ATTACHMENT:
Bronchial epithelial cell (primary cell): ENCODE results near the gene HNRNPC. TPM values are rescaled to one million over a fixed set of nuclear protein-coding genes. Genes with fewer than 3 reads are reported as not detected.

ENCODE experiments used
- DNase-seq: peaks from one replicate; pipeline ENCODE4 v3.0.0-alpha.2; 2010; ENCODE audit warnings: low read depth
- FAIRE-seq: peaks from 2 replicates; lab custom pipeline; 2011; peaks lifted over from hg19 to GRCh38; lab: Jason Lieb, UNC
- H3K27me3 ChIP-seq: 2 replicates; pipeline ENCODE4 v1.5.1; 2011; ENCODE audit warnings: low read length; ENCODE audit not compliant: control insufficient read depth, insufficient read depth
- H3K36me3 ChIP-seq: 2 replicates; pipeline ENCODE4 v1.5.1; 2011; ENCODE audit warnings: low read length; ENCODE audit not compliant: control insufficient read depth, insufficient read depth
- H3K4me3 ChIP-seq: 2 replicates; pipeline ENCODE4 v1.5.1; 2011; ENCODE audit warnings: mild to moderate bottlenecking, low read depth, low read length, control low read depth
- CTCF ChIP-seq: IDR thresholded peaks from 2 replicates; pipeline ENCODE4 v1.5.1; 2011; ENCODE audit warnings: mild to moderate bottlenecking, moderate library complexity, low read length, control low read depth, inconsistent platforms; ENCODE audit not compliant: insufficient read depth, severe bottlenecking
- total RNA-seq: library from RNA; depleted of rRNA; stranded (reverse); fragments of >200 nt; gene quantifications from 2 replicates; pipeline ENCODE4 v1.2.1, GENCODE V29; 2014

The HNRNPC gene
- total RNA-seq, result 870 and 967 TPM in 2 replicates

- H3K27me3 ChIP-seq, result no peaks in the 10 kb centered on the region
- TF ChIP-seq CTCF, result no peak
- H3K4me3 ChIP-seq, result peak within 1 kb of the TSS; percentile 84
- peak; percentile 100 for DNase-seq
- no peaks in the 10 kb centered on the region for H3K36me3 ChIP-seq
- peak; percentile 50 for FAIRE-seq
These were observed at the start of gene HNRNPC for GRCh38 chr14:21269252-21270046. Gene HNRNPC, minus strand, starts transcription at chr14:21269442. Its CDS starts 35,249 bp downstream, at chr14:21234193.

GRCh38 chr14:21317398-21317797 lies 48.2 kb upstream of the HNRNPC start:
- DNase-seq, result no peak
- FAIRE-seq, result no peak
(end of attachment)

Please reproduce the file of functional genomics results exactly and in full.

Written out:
Bronchial epithelial cell (primary cell): ENCODE results near the gene HNRNPC. TPM values are rescaled to one million over a fixed set of nuclear protein-coding genes. Genes with fewer than 3 reads are reported as not detected.

ENCODE experiments used
- DNase-seq: peaks from one replicate; pipeline ENCODE4 v3.0.0-alpha.2; 2010; ENCODE audit warnings: low read depth
- FAIRE-seq: peaks from 2 replicates; lab custom pipeline; 2011; peaks lifted over from hg19 to GRCh38; lab: Jason Lieb, UNC
- H3K27me3 ChIP-seq: 2 replicates; pipeline ENCODE4 v1.5.1; 2011; ENCODE audit warnings: low read length; ENCODE audit not compliant: control insufficient read depth, insufficient read depth
- H3K36me3 ChIP-seq: 2 replicates; pipeline ENCODE4 v1.5.1; 2011; ENCODE audit warnings: low read length; ENCODE audit not compliant: control insufficient read depth, insufficient read depth
- H3K4me3 ChIP-seq: 2 replicates; pipeline ENCODE4 v1.5.1; 2011; ENCODE audit warnings: mild to moderate bottlenecking, low read depth, low read length, control low read depth
- CTCF ChIP-seq: IDR thresholded peaks from 2 replicates; pipeline ENCODE4 v1.5.1; 2011; ENCODE audit warnings: mild to moderate bottlenecking, moderate library complexity, low read length, control low read depth, inconsistent platforms; ENCODE audit not compliant: insufficient read depth, severe bottlenecking
- total RNA-seq: library from RNA; depleted of rRNA; stranded (reverse); fragments of >200 nt; gene quantifications from 2 replicates; pipeline ENCODE4 v1.2.1, GENCODE V29; 2014

The HNRNPC gene
- total RNA-seq, result 870 and 967 TPM in 2 replicates

- H3K27me3 ChIP-seq, result no peaks in the 10 kb centered on the region
- TF ChIP-seq CTCF, result no peak
- H3K4me3 ChIP-seq, result peak within 1 kb of the TSS; percentile 84
- peak; percentile 100 for DNase-seq
- no peaks in the 10 kb centered on the region for H3K36me3 ChIP-seq
- peak; percentile 50 for FAIRE-seq
These were observed at the start of gene HNRNPC for GRCh38 chr14:21269252-21270046. Gene HNRNPC, minus strand, starts transcription at chr14:21269442. Its CDS starts 35,249 bp downstream, at chr14:21234193.

GRCh38 chr14:21317398-21317797 lies 48.2 kb upstream of the HNRNPC start:
- DNase-seq, result no peak
- FAIRE-seq, result no peak